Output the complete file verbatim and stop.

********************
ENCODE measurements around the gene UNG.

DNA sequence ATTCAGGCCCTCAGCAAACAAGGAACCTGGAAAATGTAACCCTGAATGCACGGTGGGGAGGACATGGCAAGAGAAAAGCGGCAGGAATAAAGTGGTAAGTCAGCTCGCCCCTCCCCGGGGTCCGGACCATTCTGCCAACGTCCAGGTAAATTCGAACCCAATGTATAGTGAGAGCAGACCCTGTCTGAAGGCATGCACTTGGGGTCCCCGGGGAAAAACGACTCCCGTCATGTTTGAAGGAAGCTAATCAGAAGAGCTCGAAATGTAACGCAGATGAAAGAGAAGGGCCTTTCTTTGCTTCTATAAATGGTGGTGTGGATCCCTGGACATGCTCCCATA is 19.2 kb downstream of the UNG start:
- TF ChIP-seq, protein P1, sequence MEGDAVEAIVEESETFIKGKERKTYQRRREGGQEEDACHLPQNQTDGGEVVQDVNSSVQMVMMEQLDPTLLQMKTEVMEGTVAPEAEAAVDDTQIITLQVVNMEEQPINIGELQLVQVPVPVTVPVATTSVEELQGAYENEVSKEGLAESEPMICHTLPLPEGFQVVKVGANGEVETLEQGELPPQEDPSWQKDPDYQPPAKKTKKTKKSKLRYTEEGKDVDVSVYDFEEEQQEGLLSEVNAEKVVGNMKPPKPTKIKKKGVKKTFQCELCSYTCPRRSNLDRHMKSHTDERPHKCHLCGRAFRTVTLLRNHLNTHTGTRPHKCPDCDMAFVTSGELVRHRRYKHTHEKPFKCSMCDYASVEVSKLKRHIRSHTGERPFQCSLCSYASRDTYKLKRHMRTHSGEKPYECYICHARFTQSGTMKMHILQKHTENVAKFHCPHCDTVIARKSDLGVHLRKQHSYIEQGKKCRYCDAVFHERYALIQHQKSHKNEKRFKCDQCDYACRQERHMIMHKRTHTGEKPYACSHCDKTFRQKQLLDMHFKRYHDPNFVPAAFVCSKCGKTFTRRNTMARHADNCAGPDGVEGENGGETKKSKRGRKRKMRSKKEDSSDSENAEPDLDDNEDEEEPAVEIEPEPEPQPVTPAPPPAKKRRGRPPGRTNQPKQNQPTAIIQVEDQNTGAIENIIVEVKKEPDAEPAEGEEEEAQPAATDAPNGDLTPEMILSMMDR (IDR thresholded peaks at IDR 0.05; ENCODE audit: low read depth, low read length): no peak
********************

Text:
ENCODE measurements around the gene UNG.

DNA sequence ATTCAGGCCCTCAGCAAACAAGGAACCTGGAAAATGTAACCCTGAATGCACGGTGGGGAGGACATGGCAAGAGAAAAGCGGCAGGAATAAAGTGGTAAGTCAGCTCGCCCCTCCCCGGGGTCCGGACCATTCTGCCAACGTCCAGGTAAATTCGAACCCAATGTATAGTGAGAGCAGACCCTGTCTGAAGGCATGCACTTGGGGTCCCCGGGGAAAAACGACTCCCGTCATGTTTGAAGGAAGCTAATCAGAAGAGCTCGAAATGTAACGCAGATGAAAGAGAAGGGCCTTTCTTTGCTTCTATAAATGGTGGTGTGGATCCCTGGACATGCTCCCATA is 19.2 kb downstream of the UNG start:
- TF ChIP-seq, protein P1, sequence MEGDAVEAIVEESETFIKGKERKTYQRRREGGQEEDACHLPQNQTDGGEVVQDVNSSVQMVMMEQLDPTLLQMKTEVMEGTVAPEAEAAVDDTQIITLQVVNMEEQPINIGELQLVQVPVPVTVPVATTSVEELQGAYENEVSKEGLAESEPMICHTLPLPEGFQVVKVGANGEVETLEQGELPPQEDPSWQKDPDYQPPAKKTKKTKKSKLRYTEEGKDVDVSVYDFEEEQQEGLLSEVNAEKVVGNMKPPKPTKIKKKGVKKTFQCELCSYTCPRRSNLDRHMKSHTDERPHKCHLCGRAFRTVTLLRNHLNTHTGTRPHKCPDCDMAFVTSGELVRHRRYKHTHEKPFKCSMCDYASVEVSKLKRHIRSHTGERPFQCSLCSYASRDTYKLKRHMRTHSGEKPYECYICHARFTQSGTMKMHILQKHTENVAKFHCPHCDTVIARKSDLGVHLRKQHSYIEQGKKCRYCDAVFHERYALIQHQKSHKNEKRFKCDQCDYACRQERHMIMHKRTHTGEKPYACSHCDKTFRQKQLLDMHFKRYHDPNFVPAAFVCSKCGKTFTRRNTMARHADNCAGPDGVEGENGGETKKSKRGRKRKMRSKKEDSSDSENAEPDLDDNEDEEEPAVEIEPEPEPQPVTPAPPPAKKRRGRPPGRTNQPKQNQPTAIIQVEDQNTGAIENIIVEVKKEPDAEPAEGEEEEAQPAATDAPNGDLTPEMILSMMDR (IDR thresholded peaks at IDR 0.05; ENCODE audit: low read depth, low read length): no peak